While not the fanciest hotel in Basel – that title goes to Les Trois Rois across the river – the Swissôtel Le Plaza Basel was synonymous with the luxury watch brands that exhibited in Baselworld, the once dominant watch fair that was crippled by the departure of key exhibitors like Rolex and Patek Philippe, and then the pandemic.
Located just across the street from Messe Basel, the sprawling convention centre where Baselworld once took place, the Swissôtel Basel was declared bankrupt by a Basel court in early last month. The hotel was heavily dependent on the city’s primary trade fairs, Art Basel and Baselworld. According to past news reports, over 60% of revenue at the Basel hotel came from trade fair bookings.
And those trade fair bookings were exorbitant. So pricey that only the industry’s biggest movers and shakers could stay there – the hotel typically imposed a 10-day minimum stay for Baselworld leading to a bill of about 7000 Swiss francs per room – the Swissôtel Basel was a place where you could spot Thierry Stern, any one of the Hayeks who control Swatch Group, and the occasional Bugatti parked in front.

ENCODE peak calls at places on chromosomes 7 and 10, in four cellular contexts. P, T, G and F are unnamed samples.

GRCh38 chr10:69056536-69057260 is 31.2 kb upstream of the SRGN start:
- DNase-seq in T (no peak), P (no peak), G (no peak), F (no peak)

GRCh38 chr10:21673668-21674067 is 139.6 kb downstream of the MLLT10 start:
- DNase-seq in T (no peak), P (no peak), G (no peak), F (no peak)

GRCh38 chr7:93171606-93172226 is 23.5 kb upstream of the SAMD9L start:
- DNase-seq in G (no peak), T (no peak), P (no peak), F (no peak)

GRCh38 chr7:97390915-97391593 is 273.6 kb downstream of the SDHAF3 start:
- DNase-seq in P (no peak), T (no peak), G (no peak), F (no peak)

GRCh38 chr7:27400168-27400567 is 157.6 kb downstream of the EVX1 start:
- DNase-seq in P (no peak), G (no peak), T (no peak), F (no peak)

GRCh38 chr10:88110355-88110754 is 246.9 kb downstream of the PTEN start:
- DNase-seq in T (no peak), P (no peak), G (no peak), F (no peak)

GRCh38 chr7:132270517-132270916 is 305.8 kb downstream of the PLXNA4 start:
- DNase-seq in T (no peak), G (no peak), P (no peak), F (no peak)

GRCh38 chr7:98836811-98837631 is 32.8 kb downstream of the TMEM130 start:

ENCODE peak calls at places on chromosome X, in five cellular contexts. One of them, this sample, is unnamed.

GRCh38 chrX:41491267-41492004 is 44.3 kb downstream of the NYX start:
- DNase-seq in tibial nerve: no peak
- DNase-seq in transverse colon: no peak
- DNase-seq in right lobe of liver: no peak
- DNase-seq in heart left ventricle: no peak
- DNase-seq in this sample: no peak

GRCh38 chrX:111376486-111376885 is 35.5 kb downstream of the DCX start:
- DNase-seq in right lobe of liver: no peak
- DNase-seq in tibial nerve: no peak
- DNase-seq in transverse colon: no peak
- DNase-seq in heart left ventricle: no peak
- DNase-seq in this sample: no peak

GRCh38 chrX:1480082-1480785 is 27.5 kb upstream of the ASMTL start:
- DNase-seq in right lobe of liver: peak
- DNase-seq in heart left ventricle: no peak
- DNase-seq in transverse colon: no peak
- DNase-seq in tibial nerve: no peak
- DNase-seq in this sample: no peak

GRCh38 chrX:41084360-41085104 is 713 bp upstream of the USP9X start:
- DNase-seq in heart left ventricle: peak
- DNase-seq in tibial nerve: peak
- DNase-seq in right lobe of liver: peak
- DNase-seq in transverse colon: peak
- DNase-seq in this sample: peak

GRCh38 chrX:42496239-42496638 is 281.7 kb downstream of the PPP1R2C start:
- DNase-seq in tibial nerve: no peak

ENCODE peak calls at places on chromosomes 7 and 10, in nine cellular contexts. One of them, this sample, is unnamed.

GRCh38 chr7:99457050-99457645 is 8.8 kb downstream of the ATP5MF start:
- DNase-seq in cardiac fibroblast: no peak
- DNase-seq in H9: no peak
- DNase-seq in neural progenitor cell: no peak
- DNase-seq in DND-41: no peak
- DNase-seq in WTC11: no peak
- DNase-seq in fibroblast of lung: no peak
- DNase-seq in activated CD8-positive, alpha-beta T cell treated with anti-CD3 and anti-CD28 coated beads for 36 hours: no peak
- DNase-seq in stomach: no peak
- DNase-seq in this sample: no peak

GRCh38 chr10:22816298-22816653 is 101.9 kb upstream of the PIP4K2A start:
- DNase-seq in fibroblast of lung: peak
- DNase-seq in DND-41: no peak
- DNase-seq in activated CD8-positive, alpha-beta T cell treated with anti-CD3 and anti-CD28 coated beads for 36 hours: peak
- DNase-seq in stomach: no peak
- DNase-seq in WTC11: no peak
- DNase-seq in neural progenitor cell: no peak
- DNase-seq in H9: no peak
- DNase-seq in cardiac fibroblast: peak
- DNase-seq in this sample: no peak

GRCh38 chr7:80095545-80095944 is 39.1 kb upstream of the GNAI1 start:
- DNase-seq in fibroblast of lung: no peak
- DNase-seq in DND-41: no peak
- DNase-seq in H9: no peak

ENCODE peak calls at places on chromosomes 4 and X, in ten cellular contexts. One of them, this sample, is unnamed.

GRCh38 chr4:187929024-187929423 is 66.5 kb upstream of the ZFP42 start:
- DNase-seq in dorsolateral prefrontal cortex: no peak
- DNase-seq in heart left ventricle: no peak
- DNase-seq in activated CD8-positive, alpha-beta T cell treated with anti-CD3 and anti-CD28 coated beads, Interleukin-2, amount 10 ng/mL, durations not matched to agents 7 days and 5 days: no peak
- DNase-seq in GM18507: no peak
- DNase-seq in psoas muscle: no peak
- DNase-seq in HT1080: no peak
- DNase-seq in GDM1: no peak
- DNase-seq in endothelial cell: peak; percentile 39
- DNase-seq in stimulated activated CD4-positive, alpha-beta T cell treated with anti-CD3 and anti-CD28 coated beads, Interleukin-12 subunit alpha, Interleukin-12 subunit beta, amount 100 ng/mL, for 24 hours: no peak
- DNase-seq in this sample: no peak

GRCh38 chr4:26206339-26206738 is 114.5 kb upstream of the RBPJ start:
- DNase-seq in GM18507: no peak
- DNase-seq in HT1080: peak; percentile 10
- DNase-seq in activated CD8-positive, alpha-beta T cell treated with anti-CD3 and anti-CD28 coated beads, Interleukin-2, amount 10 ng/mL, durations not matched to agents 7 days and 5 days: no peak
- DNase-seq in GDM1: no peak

According to industry insiders who had rooms booked for Baselworld 2020, the hotel did not offer refunds and instead moved the bookings to 2021. With clients sitting at the bottom of the ranking of creditors, it is unlikely that any of the fees will be repaid.
Though managed by Accor, the French group that owns the Swissôtel brand, the Swissôtel Le Plaza property is owned by a Credit Suisse real estate fund that also owns the Swissôtel Zürich, which has also gone bust. The Zurich hotel might be converted into apartments according to Swiss newspaper Le Temps, while the Basel building might continue as a hotel.
Details on the bankruptcy proceedings are available from the canton of Basel.
Back to top.
You may also enjoy these.
While Rolex and Tudor grow.
One Japanese giant will be staying out.
But noncommittal for 2021 and beyond.